Bano is presently lodged in the women’s police station in Anantnag. The Sheikh family has now approached a court to seek her release.

There are many Banos in Indian Occupied Kashmir but their cases are purged and the people around them are unaware of their fate.

The Indian legislature has made several laws that negate fundamental rights and are even contradictory to each other. These laws were passed by the Parliament in specific circumstances but have been used for Indian military and para-military forces without their connotation and denotation of specific circumstances.

The use of these laws has been continued even after the circumstances in which they were created have passed because these laws have endowed the state with excessive powers to violate constitutionally guaranteed rights at both the individual and at the community level.

There is a long history of abusing these extraordinary and special laws in India and forces use such laws to snub who question human rights violations conducted by military or para-military forces.

Some of the glaring examples of misuse of such laws include:


The National Security’ Laws to Suspend Fundamental Rights (NSA) have usually been deployed against those who have protested against gross human rights violations committed by the military and the government.

In 1992, Niloy Dutta, Parag Kumar Das, and Ajit Bhuiyan were arrested in Guwahati under unspecified sections of the NSA. It was alleged that they were disrupting the process of peace-building in Assam and were involved in “anti-national” activities that threatened the sovereignty of the country. They were released eight weeks later after the arrests were met with much protest. They were the founding members of Manab Adhikar Sangram Samity (MASS), which had been compiling evidence of military atrocities and the use of rapes in the state for the past year.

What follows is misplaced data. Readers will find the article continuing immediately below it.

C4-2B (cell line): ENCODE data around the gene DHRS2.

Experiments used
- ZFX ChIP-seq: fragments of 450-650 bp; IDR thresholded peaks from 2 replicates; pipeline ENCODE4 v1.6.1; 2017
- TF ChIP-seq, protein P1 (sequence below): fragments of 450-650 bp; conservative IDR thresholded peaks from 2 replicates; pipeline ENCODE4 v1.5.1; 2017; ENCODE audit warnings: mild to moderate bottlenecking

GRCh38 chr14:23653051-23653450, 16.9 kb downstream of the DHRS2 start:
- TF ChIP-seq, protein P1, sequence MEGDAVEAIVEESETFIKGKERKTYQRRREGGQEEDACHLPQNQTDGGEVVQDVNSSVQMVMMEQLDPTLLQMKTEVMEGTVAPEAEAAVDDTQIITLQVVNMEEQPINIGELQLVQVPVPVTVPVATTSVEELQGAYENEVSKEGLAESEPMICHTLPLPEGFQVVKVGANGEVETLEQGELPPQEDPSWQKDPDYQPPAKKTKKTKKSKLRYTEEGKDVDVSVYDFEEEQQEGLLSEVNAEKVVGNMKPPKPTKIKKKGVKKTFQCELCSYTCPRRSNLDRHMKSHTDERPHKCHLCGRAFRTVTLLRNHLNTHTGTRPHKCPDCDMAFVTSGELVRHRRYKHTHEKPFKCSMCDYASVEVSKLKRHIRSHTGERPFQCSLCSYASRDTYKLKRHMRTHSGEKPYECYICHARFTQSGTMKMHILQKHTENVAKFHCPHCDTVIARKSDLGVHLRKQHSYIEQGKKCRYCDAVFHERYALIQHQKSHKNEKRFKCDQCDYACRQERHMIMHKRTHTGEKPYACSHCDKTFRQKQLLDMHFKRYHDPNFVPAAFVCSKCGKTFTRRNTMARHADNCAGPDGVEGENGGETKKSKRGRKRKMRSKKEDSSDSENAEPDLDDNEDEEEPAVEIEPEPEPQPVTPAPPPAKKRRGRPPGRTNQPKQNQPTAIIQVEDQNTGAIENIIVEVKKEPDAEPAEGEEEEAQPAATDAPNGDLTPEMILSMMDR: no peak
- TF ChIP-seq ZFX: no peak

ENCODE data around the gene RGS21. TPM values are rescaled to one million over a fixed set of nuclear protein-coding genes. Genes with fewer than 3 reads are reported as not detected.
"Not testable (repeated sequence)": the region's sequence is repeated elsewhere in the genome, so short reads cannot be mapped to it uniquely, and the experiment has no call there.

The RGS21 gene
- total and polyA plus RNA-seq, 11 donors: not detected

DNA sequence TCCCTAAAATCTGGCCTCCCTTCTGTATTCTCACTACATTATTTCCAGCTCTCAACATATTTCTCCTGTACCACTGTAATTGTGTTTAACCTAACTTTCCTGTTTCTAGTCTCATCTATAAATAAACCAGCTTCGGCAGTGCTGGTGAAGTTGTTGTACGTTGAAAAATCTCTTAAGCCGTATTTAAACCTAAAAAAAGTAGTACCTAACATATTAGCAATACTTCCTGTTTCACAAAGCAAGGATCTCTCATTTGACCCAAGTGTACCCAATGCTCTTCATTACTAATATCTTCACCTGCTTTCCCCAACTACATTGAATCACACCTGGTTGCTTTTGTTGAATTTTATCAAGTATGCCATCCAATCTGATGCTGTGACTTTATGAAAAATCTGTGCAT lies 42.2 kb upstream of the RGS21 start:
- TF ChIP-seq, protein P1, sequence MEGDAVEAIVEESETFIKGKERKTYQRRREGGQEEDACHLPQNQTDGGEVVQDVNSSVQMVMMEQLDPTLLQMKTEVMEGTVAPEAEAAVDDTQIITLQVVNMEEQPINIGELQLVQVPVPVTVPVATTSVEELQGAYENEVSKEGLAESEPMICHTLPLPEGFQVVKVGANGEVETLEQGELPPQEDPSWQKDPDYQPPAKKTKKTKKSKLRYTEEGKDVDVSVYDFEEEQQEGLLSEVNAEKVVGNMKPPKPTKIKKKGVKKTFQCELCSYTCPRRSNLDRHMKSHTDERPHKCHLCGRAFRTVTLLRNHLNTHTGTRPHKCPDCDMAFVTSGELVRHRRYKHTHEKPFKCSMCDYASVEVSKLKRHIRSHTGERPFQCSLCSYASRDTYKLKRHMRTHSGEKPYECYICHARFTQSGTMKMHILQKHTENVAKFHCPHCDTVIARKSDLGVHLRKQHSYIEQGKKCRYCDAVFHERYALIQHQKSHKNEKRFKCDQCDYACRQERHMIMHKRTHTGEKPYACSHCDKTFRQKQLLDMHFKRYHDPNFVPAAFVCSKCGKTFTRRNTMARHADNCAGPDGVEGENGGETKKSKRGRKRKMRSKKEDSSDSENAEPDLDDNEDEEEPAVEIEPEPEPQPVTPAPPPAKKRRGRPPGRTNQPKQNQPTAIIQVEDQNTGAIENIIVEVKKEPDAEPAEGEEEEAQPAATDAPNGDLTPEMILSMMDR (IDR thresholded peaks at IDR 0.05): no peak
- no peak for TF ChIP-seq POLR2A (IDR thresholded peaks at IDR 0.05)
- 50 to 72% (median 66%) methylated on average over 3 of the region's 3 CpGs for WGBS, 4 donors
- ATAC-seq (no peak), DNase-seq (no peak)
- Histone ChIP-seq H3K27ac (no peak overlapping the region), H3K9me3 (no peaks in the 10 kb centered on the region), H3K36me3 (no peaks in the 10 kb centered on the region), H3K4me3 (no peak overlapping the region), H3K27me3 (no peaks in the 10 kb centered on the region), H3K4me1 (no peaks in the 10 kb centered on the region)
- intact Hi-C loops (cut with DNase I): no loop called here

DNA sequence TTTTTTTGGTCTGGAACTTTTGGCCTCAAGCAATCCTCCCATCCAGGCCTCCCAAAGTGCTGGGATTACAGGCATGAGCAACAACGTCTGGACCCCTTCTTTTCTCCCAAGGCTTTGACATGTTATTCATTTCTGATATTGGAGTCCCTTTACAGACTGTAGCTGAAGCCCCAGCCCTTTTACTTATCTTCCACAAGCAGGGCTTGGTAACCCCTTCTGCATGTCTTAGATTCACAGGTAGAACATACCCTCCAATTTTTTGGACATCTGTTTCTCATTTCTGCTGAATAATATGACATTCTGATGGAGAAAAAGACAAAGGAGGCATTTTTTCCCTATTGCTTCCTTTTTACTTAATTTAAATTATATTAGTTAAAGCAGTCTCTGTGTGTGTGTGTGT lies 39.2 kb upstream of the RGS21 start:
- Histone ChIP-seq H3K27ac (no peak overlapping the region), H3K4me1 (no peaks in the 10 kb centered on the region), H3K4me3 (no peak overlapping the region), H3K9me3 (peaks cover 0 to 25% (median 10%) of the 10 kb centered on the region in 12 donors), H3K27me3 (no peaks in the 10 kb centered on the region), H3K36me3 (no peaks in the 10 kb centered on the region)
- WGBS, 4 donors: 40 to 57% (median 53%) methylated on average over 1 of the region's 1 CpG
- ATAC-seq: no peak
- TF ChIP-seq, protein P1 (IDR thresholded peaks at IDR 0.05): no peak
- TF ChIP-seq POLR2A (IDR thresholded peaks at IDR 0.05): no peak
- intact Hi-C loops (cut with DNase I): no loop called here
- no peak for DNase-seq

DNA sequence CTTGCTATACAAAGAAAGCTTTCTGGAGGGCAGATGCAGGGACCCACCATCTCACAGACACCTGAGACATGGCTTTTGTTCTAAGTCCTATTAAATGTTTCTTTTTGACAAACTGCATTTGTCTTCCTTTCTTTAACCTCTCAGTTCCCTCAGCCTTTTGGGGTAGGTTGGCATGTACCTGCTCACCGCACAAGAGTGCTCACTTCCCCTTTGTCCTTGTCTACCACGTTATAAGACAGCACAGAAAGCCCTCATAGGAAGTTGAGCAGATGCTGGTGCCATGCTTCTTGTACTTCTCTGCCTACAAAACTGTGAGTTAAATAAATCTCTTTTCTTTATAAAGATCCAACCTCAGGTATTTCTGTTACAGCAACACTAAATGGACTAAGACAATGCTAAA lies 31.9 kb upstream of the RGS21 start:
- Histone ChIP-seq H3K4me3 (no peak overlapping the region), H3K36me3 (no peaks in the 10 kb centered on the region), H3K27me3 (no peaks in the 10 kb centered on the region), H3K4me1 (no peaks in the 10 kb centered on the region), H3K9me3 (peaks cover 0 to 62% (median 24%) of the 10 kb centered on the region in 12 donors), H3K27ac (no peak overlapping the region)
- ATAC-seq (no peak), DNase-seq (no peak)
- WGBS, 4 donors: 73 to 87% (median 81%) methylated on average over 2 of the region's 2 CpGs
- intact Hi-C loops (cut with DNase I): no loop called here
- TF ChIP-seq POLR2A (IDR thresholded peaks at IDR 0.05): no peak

MASS had incontrovertible evidence of Army atrocities and flagrant violations of human rights by the Indian Armed Forces during operation Rhino. MASS sent three groups fully equipped with audio and video gadgets to three zones of the slate to compile cases of army atrocities. Braving severe restraints imposed by the army and civil authorities, these groups had succeeded in recording cases of arrest, torture, molestation, rape, killing and so on. With painstaking effort, they compiled a comprehensive 65-page report enlisting the cases of army atrocities, which included 13 cases of death in army camps, seven cases of rape, as many as 120 cases of brutal torture, 139 cases of illegal detention and 63 cases of indiscriminate army raids in villages, unlawful public beatings and torture, all with specific dates, places and blow-by-blow accounts of the incidents, fully substantiated by physical evidence. They also recorded the most brutal incidents on films. Most damaging of all was a video cassette that had recorded the atrocities on women much of which cannot be written and shown in public.


The Public Safety Act (PSA) is another act that has been used indiscriminately in Kashmir to facilitate preventive detentions of “suspected militants”, especially since Burhan Wani’s death in 2016.

The PSA has been called a “lawless law” because of the arbitrary nature in which it is used.

The scope for arbitrary detentions under the PSA is tremendous. First Information Reports (FIRs) under this law are usually “open FIRs.” The police merely record that a certain incident has occurred, and even if some names are recorded, the FIR also states “and others.” Therefore, any person can be arrested under these FIRs as having been involved in the protests.

The scope of Open FIR for misuse is best highlighted by Khurram Parvez’s case. The police dossier listed four FIRs as the grounds for his arrest. However, he was not named in a single one of these FIRs. He was just one of those “others” to have been arrested as a consequence.